I come from a long line of makers.

 

 

My Nana knitted like an angel.

My Mum is a brilliant crafter – creating magical dolls, clothes and quilts, knitting and sewing her way through her life; a journey that to this day has yet to stop. My Dad was also a maker, re-user and re-inventor, (a product of his era) and all my sisters are makers in different flavours.

And I must (sheepishly) admit to having so many UFO’s (unfinished objects) squirrelled away in my cupboard that I’m hoping I master the spell to manifest things before I die. Otherwise my kids have got a problem.

So yes, I’m definitely a maker… in fact it’s almost palpable in my blood.

To me creation (in all its shades, variations and guises) is the foundation of life. There is nothing as fulfilling as imbuing something you’ve made, written or inspired with your essence and life spark – however subtly – for another to experience.

So given that, some news from the UK got me to thinking…

Earlier in the year the UK media celebrated the design of a new light bulb – its design was hailed as a marvel.

An aesthetically pleasing design, it combines form with function. It took the drab, boring bulb into new areas; turning it into something to be seen.

The Plumen 001 is now the sexy new look for interior lighting impact and they have added imagination to an item that had otherwise been lacking in any figurative spark.

Designed by Samuel Wilkinson, he playfully re-engineered low-energy light bulbs with two intertwining swirls, and for his efforts he won the overall Design of the Year award.

However, others within the English Design world commiserated the fact that so many wondrous UK designs (including the new bulb) were being manufactured abroad. “Are we a country that ‘makes’ nothing? That’s a major tragedy,” an unnamed source was reported to have lamented.

This reminded me of a favourite scene in one of the all-time great feel-good movies – Pretty Woman. There’s a scene where Julia Roberts’ character asks Richard Geres’ about what he ‘makes.’ The question throws him as he had never considered his world that way.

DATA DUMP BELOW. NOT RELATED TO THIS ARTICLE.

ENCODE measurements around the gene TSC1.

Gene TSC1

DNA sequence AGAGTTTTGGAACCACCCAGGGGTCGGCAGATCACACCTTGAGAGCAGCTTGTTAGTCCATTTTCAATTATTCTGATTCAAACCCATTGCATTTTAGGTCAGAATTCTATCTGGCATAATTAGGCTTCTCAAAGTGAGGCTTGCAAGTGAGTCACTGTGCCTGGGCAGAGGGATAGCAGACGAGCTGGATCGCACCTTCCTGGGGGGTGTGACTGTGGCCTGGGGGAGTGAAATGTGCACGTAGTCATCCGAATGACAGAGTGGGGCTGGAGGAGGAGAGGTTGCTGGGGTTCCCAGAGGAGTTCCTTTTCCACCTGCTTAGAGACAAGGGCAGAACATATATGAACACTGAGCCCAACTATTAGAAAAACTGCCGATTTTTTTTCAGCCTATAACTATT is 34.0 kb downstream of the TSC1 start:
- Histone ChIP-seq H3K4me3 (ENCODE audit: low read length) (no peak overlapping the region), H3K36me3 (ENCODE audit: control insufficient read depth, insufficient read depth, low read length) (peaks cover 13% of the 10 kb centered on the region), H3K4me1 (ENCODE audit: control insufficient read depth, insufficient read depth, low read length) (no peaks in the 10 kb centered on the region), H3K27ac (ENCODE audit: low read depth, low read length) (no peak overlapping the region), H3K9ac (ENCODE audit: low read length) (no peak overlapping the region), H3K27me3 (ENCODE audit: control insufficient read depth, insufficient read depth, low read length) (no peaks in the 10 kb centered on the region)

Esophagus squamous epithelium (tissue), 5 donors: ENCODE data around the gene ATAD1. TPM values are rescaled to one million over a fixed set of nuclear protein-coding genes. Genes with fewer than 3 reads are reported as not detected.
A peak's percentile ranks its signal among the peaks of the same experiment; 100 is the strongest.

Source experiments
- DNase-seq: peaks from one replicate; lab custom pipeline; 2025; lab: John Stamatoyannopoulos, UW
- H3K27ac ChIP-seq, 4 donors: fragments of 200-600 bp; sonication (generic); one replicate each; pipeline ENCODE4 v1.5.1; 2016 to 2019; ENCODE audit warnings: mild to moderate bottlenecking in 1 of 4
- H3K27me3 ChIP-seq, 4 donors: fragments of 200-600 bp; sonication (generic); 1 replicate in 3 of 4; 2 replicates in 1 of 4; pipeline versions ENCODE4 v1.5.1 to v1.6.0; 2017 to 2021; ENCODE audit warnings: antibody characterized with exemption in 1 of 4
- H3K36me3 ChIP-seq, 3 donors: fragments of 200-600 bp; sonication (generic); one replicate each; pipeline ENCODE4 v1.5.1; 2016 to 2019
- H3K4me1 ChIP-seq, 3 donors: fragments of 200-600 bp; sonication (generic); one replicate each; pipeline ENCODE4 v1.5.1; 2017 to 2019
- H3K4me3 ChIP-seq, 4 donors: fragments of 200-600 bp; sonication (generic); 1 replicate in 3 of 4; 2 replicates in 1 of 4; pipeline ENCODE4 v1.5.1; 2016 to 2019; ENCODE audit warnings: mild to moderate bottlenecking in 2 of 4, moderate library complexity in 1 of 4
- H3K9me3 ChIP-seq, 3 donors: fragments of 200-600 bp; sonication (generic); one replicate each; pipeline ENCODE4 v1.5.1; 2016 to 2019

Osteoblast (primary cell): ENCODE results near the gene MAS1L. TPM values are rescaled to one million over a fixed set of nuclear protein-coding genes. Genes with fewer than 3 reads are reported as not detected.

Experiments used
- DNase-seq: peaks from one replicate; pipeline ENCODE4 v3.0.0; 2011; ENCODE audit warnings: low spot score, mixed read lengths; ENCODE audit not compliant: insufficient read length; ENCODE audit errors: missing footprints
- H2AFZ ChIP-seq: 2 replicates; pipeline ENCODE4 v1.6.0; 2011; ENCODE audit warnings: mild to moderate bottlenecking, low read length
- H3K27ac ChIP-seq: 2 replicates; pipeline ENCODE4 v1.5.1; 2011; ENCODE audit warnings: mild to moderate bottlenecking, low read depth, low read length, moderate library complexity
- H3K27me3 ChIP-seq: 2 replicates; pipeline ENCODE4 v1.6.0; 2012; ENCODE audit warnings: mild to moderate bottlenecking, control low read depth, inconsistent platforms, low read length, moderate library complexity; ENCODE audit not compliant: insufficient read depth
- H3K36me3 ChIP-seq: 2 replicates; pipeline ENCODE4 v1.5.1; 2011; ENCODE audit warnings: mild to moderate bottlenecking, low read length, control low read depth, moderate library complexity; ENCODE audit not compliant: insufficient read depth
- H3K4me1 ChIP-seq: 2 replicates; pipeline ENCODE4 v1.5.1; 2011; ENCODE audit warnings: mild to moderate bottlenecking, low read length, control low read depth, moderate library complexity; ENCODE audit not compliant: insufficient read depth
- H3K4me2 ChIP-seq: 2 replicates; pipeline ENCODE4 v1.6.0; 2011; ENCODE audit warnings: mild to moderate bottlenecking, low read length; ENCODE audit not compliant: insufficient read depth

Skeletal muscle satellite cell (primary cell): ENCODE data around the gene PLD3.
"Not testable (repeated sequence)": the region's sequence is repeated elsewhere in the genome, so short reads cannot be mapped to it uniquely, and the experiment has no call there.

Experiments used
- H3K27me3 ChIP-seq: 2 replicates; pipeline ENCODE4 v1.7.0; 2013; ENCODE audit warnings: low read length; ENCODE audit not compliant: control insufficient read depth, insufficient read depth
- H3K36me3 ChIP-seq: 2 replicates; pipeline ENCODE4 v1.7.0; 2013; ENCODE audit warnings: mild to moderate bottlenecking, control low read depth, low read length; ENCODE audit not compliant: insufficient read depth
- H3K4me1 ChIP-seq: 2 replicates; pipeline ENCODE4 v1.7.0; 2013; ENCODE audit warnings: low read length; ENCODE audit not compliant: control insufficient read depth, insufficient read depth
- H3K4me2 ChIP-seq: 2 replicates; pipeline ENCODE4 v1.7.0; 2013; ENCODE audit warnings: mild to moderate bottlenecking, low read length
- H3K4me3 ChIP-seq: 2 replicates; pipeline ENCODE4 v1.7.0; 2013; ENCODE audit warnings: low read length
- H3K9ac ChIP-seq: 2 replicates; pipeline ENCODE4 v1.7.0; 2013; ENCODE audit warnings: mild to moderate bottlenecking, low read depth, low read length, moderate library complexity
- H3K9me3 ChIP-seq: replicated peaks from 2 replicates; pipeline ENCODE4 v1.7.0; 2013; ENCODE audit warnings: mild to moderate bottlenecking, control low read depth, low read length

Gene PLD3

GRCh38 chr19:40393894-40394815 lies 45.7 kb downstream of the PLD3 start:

In turn she finds it very odd (and almost sad) when he says he doesn’t make anything – that instead he buys things and then breaks them up into pieces. He’s in fact a user and destroyer.

Of course by the end of the movie he turns his life upside down (literally) and decides to ‘build things’ …. “We’re going to build ships together” he proudly says to the patriarch of the company that he was about shred into small pieces and sell off.

So this brings me to the question …

 

What are you – a maker, a user or a destroyer?

What do you create?

Our lifestyle today (well since the 50’s) has been driven by ever expanding options, choice and the growing variety of new things to buy.

Consumerism has reigned supreme.

Very little is now made. Well, by most people that is. Lost are the handicrafts of old, the notions of creating and enjoying that process are long forgotten and are instead overshadowed by the spectre of the shiny new things you can buy.

Think about Gen Y who is renowned for their obsession with replacing things anew when they falter – rather than repairing or recycling.

 

What’s happened to the notion of making?

Why has buying become better than making and how has that impacted our values and what we treasure? How has ‘making’ been denigrated and lowered to a level where it is now considered as ‘making do’ rather than being recognised as ‘creating and manifesting?’

I’m in mourning for the making era. I suppose it’s our society to blame – consumer, consume, consume – leaving no space or place for replace, rework, renew, recycle and reinvigorate.

Does that worry you?

 

Image: Plumen

 

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